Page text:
After speaking with Neeleman over the phone on multiple occasions, and with the encouragement of his wife, Laurie, Holman agreed to visit the school before making a decision. As soon as he stepped foot in Salt Lake City, he knew it was special.

The mountains were beautiful. The facilities were top-notch. He could see a Division I program thriving here.

Laurie Holman and their daughter, Sydney, made the trip to Salt Lake City soon after. Holman picked up his wife and daughter up at the airport when they returned. Sydney Holman hopped in the front seat and shot a look at him.

“‘Dad, if you don’t take that job, you’re frigging crazy,’” she said.

“The opportunity was just too good to be true,” Laurie Holman said. “You can’t turn something like that down.”

“I’ve been married for 31 years now,” Brian Holman said. “You learn at times you should just listen to your wife.” 

The Drum and Feather

The team was scheduled to take a hike through Park City on Oct. 12, but snowfall made conditions unsafe. It was only a small disappointment. Holman had another activity in mind.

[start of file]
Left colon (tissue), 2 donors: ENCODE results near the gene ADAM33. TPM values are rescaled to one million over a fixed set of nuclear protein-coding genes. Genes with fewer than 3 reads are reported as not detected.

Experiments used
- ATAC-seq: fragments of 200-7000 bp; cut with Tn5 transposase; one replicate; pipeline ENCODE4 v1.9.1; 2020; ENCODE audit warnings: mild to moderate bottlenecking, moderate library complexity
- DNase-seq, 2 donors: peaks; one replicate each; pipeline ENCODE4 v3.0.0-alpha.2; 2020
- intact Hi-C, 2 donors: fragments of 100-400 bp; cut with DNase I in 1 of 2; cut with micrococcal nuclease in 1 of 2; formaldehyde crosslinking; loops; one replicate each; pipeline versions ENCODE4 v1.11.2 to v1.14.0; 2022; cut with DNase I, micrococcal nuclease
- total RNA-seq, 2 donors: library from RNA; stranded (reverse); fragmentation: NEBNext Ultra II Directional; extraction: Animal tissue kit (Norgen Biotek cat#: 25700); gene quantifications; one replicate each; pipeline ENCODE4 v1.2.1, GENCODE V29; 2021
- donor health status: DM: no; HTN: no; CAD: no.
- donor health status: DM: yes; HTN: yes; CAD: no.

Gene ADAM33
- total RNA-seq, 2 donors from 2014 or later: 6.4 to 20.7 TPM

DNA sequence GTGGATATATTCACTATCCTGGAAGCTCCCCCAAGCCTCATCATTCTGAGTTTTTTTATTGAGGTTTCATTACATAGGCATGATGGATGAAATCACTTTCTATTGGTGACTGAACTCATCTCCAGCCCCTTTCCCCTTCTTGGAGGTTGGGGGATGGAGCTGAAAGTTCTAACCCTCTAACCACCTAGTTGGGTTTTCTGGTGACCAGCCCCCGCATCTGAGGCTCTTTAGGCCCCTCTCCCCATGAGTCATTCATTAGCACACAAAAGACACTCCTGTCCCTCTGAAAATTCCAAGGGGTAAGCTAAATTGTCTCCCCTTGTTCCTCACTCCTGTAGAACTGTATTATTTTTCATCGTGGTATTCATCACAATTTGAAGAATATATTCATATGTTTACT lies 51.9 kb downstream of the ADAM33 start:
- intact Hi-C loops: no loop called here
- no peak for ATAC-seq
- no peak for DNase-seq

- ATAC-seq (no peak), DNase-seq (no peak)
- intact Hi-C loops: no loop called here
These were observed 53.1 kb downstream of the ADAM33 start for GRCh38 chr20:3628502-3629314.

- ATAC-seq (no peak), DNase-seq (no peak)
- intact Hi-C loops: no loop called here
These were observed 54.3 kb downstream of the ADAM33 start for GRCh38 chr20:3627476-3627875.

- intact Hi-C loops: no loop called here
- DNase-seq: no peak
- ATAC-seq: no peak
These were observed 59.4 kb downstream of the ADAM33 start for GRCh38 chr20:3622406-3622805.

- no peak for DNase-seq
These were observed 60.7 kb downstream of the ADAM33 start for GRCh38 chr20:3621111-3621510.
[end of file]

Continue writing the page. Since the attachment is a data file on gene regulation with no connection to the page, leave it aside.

Players huddled early that morning in Utah’s Varsity Room — a meeting place for the school’s athletic teams. The black walls were decorated with the names of each varsity program. Sandwiched between swimming and diving and gymnastics on one side of the room, and slightly below beach volleyball on the other, was men’s lacrosse. In the front of the room, a white wall plastered with the words “It’s a Great Day to be a Ute” stood prominently. 

Built in 2017, the Varsity Room was one of the first indicators that Utah was on its way — a sliver of evidence that lacrosse had arrived in Salt Lake City. So it was a fitting venue for yet another initiation. Players received their new helmet stickers — equipped with the full drum and feather customary with Utah’s varsity athletics logo. Up until this fall, the club team had played with a red block “U” on their helmets. 

The drum and feather are sacred images that pay respect to the Ute tribe, native to the southwestern U.S.